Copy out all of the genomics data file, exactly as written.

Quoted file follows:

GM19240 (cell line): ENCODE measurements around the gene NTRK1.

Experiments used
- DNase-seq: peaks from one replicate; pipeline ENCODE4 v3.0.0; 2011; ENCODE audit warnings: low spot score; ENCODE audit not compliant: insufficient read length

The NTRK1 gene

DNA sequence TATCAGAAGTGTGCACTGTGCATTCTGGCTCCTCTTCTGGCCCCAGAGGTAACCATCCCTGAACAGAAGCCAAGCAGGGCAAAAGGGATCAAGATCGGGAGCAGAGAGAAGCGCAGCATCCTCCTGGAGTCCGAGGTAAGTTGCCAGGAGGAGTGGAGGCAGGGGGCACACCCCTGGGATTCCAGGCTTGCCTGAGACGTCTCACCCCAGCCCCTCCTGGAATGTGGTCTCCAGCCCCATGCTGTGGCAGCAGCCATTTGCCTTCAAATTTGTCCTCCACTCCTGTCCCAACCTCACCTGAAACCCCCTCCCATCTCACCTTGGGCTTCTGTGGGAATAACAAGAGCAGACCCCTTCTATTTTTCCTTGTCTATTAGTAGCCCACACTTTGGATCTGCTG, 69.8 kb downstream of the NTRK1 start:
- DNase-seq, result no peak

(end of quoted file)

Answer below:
GM19240 (cell line): ENCODE measurements around the gene NTRK1.

Experiments used
- DNase-seq: peaks from one replicate; pipeline ENCODE4 v3.0.0; 2011; ENCODE audit warnings: low spot score; ENCODE audit not compliant: insufficient read length

The NTRK1 gene

DNA sequence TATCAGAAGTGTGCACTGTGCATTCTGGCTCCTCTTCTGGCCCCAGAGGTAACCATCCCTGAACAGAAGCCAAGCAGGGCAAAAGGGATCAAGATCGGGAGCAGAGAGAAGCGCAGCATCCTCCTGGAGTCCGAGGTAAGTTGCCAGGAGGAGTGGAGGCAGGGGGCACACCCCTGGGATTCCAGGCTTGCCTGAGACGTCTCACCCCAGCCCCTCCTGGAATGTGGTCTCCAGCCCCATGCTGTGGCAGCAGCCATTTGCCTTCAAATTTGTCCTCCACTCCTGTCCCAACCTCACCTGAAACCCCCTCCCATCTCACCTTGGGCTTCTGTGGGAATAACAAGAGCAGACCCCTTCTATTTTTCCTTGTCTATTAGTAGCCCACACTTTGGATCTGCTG, 69.8 kb downstream of the NTRK1 start:
- DNase-seq, result no peak